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An African penguin chick hatched Feb. 10 at Lincoln Park Zoo, pictured here at 21 days old. (Courtesy Lincoln Park Zoo)

On Feb. 10, Lincoln Park Zoo welcomed a new baby bird, the first African penguin chick hatched and reared at the zoo's new penguin habitat. 

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A warbling vireo photographed at Montrose Point Bird Sanctuary by Rob Curtis.

Here’s something that might surprise you: The best place in the entire state of Illinois to see birds during their spring migration is in the city of Chicago. 

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(Courtesy Forest Preserves of Cook County)

Despite the early April snow showers, a recent bird sighting in Cook County is a strong sign that warmer spring weather is just around the corner.

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(Jim Schulz / Chicago Zoological Society)

The yet-to-be-named chick is healthy and being hand-reared by animal care staff, the zoo said this week.

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A whooping crane family (Klaus Nigge / U.S. Fish and Wildlife Service Headquarters / Flickr)

Bird experts from around the world are flocking to a Chicago Audubon Society event in Chicago this weekend. We speak with conservationist George Archibald, who delivers the keynote speech at event.

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(Courtesy of Noah Strycker)

Meet the man who literally went to the ends of the Earth to see as many bird species as possible.

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An illustration of Caihong juji, a newly discovered species of dinosaur from 161 million years ago that featured rainbow-colored feathers. (Illustration by Velizar Simeonovski / The Field Museum)

The colorful display of feathers common among hummingbirds has roots in a bird-like Chinese dinosaur from 161 million years ago, a new study finds.

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Noah Strycker birding in California in 2014. (Bkpix / Wikimedia Commons)

In 2015, Noah Strycker became a birding legend after a yearlong journey across seven continents to see more than half the world’s 10,000-plus bird species. He speaks this month in Chicago about the adventure and his new book “Birding Without Borders.”

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Noodle, an 18-year-old Hyacinth macaw, sits on the shoulder of Celeste Troon, director of living collections at the Peggy Notebaert Nature Museum. (Alex Ruppenthal / Chicago Tonight)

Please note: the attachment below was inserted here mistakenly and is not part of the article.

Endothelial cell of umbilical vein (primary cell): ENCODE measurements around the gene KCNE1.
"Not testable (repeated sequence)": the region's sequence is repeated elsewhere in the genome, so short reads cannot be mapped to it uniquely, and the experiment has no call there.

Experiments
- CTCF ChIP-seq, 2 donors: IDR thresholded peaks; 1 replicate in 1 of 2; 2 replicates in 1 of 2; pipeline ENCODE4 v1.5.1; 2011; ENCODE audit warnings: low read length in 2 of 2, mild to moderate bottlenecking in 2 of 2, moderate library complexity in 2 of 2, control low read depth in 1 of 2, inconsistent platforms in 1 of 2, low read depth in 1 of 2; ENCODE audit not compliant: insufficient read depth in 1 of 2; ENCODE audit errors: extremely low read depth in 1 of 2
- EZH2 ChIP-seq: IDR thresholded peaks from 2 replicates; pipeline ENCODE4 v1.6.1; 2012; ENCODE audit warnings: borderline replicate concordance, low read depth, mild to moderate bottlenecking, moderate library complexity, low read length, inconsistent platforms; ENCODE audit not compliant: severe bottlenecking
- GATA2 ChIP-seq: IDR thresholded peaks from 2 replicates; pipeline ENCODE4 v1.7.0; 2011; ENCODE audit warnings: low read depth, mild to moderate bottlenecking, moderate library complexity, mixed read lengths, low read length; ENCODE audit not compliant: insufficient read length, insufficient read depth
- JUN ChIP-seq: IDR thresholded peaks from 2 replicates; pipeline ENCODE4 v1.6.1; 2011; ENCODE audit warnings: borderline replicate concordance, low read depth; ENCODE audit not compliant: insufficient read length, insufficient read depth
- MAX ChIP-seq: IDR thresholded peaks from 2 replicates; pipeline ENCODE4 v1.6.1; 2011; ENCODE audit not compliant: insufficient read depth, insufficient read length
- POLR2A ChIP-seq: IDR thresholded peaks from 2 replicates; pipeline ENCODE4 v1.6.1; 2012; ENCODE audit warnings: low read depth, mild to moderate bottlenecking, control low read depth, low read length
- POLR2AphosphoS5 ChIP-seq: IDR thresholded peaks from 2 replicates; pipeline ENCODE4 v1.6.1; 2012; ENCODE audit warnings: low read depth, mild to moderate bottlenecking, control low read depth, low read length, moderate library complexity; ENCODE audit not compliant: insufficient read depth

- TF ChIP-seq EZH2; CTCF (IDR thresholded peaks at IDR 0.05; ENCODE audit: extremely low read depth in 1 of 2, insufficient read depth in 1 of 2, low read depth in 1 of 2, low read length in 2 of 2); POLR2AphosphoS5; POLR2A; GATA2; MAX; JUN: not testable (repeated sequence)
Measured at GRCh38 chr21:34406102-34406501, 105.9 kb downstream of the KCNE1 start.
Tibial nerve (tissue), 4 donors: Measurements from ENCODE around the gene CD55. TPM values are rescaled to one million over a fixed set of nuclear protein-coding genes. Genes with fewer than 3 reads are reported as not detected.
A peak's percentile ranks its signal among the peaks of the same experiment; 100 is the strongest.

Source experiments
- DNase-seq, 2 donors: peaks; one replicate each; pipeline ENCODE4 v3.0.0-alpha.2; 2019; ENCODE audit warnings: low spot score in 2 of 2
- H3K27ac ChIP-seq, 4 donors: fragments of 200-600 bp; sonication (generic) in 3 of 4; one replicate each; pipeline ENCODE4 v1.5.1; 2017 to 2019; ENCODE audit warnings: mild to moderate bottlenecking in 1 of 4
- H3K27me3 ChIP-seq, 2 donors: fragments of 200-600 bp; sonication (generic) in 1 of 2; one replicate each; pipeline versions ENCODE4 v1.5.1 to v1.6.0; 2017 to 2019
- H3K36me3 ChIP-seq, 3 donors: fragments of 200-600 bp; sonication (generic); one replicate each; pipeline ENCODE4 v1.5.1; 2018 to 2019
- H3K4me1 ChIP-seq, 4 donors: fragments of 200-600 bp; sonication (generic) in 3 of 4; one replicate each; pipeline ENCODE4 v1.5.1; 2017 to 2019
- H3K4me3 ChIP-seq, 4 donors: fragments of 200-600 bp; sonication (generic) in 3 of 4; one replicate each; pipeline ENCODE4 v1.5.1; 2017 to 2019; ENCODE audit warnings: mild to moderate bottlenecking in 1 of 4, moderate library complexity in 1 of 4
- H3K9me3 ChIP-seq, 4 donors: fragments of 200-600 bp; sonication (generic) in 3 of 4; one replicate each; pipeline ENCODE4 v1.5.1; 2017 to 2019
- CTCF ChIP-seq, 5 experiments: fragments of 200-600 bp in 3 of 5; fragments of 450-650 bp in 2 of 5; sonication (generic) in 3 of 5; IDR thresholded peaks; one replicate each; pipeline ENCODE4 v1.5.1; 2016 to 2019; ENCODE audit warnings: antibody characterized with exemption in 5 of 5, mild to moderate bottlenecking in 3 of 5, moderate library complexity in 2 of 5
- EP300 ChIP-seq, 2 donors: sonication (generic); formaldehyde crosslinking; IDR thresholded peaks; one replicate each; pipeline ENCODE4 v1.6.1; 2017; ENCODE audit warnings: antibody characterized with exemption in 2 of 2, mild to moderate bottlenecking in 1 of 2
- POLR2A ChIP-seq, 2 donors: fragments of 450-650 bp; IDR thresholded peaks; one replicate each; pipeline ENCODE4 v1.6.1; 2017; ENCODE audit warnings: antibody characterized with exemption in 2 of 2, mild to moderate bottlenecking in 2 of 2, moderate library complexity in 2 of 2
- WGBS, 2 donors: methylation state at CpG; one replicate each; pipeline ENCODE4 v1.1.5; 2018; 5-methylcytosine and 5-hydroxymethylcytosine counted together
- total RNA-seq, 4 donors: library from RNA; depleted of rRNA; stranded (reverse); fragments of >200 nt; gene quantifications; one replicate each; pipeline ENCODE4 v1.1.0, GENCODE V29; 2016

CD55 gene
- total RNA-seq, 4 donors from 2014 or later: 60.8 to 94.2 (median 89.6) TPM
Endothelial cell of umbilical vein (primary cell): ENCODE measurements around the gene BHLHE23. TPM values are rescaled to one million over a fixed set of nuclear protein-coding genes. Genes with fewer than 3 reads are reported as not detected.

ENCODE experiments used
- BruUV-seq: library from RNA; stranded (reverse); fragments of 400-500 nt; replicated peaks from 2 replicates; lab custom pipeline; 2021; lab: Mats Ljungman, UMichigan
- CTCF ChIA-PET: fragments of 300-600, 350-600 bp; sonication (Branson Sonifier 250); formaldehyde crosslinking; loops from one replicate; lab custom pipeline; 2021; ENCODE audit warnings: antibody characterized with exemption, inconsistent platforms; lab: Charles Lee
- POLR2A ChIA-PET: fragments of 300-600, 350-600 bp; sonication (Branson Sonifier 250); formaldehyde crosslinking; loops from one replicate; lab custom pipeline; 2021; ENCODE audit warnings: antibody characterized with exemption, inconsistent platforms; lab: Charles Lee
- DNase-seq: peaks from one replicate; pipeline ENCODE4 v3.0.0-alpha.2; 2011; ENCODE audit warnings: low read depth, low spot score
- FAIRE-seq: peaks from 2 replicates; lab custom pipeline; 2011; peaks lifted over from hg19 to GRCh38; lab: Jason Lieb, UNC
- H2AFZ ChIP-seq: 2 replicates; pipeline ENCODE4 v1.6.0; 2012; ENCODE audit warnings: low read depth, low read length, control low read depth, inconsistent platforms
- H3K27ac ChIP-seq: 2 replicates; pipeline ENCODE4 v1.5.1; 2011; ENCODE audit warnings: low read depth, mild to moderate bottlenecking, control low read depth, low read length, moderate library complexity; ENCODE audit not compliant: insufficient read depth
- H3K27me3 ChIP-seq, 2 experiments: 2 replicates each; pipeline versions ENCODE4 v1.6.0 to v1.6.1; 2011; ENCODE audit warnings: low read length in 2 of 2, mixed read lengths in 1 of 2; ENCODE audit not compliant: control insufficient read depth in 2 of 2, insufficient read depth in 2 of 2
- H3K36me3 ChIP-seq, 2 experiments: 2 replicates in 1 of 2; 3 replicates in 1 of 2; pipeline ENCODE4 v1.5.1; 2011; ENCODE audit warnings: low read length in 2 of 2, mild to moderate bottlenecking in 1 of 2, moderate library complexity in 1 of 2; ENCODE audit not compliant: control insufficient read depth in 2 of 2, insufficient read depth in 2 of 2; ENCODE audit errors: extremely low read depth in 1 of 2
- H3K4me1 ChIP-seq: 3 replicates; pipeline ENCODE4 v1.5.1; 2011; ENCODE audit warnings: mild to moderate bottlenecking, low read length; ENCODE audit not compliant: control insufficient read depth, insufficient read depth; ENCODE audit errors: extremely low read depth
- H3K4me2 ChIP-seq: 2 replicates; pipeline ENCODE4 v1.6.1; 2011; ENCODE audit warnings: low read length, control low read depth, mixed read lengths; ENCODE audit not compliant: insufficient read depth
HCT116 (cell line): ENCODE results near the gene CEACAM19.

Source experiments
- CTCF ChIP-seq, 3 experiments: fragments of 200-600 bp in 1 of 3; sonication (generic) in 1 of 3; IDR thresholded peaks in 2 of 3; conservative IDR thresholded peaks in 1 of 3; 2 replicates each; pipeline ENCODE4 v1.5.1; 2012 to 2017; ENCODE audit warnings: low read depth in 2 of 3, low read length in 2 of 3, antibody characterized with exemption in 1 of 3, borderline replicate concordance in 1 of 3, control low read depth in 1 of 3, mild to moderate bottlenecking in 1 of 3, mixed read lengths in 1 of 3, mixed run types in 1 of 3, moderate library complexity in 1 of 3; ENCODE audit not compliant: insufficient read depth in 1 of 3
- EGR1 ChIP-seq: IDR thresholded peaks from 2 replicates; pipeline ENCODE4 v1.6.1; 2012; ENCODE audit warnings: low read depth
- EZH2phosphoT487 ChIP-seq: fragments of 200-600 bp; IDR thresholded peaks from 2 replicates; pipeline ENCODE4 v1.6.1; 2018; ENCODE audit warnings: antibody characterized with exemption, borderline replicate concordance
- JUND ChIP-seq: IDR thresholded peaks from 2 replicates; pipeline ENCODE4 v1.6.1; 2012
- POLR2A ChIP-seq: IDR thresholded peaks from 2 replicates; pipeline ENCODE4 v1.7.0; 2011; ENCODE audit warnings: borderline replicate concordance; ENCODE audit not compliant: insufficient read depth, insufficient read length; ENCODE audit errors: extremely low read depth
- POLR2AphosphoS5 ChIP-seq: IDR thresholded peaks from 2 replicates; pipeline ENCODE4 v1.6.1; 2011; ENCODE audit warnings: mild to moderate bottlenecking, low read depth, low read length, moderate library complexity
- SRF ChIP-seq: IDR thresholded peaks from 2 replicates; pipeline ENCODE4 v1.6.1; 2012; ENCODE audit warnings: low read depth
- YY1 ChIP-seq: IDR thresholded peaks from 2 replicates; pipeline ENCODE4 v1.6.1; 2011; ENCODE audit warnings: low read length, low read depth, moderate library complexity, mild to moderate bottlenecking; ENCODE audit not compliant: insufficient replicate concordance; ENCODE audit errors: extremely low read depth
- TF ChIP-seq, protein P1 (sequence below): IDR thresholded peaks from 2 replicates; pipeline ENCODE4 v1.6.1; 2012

A trio of tropical birds has landed in Chicago this winter to show off their vibrantly colored feathers and occasional dance moves – but they won’t be here for long.

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(Jerry Goldner)

An owl loving Chicago photographer takes us along as he shoots a majestic snowy owl during the last “invasion” in 2014.

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(Brenna Hernandez / © Shedd Aquarium)

Meet Drake, Magdalena, Pebbles and Wellington. They are the first penguins to turn 30 at Shedd Aquarium, and among the oldest penguins in human care across the U.S.

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Bird enthusiasts are enjoying an “invasion” of snowy owls in Chicago and across northeastern Illinois this winter. Check out our map of recent snowy owl sightings.  

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For 70 years, hunters have been shooting waterfowl at Wolf Lake on the city’s Far South Side. It is the only state park within city limits, and one of the only places to hunt in Chicago. We go for a visit.

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It’s open season for hunters of Canada geese, but the migrating birds have found a novel way to stay out of the firing line: wintering in the city. Rabiah Mayas joins us with that story and more from the world of science.

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Black-crowned night herons average about 2 feet in length and weigh nearly 2 pounds. (Courtesy Lincoln Park Zoo)

The black-crowned night heron is one of the rarest birds in Illinois. Lincoln Park Zoo now hosts a colony of more than 600 herons, but things have getting a bit crowded. 

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Red-headed woodpeckers collected near the Des Plaines River in Cook County, Ill., in 1901 (top) and in Braidwood, Ill., in 1982 (bottom). (Courtesy of Carl Fuldner and Shane DuBay)

Researchers analyzed 1,000 birds collected over the last 135 years by the Field Museum and other institutions to track the amount of soot in the air of Rust Belt cities. 

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